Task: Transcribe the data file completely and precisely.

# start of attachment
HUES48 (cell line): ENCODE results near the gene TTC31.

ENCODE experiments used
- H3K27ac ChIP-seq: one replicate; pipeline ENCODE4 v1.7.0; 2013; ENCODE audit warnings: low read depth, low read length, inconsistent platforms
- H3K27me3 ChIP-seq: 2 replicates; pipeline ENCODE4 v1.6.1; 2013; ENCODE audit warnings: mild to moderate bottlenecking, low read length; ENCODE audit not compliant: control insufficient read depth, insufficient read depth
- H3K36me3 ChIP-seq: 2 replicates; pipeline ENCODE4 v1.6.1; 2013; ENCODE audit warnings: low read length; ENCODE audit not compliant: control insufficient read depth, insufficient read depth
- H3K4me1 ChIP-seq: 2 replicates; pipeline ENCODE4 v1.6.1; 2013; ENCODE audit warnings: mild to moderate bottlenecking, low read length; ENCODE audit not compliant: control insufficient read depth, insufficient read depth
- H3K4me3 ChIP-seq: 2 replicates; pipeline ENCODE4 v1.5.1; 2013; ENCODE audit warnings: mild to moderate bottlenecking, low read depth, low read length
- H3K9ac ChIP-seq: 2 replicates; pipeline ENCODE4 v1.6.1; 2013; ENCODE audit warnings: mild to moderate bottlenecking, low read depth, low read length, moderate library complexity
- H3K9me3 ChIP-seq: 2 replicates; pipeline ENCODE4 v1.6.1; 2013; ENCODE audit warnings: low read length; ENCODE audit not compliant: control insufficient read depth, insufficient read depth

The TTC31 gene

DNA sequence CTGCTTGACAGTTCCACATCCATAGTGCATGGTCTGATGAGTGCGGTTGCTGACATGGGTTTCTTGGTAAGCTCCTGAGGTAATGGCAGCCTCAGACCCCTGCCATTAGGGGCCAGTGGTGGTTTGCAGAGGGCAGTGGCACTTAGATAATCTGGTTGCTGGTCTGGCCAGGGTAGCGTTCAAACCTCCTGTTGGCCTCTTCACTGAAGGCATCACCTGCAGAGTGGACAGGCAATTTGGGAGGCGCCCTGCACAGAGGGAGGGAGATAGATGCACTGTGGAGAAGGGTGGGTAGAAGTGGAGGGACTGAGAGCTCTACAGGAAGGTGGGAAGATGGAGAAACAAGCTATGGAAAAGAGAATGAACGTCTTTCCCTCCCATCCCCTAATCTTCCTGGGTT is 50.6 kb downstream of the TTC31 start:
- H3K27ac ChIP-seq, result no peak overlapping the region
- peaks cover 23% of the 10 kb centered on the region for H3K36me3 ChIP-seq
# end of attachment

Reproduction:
HUES48 (cell line): ENCODE results near the gene TTC31.

ENCODE experiments used
- H3K27ac ChIP-seq: one replicate; pipeline ENCODE4 v1.7.0; 2013; ENCODE audit warnings: low read depth, low read length, inconsistent platforms
- H3K27me3 ChIP-seq: 2 replicates; pipeline ENCODE4 v1.6.1; 2013; ENCODE audit warnings: mild to moderate bottlenecking, low read length; ENCODE audit not compliant: control insufficient read depth, insufficient read depth
- H3K36me3 ChIP-seq: 2 replicates; pipeline ENCODE4 v1.6.1; 2013; ENCODE audit warnings: low read length; ENCODE audit not compliant: control insufficient read depth, insufficient read depth
- H3K4me1 ChIP-seq: 2 replicates; pipeline ENCODE4 v1.6.1; 2013; ENCODE audit warnings: mild to moderate bottlenecking, low read length; ENCODE audit not compliant: control insufficient read depth, insufficient read depth
- H3K4me3 ChIP-seq: 2 replicates; pipeline ENCODE4 v1.5.1; 2013; ENCODE audit warnings: mild to moderate bottlenecking, low read depth, low read length
- H3K9ac ChIP-seq: 2 replicates; pipeline ENCODE4 v1.6.1; 2013; ENCODE audit warnings: mild to moderate bottlenecking, low read depth, low read length, moderate library complexity
- H3K9me3 ChIP-seq: 2 replicates; pipeline ENCODE4 v1.6.1; 2013; ENCODE audit warnings: low read length; ENCODE audit not compliant: control insufficient read depth, insufficient read depth

The TTC31 gene

DNA sequence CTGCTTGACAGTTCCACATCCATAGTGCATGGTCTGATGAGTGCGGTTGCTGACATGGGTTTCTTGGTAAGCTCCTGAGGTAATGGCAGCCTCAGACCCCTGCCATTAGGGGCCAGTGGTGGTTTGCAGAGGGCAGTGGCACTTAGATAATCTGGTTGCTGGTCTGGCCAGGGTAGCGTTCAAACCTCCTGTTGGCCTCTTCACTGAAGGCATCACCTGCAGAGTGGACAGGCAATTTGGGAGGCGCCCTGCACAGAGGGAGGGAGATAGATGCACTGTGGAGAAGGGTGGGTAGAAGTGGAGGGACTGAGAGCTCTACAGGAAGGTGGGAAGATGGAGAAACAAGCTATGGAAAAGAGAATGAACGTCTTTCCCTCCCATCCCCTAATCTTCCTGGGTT is 50.6 kb downstream of the TTC31 start:
- H3K27ac ChIP-seq, result no peak overlapping the region
- peaks cover 23% of the 10 kb centered on the region for H3K36me3 ChIP-seq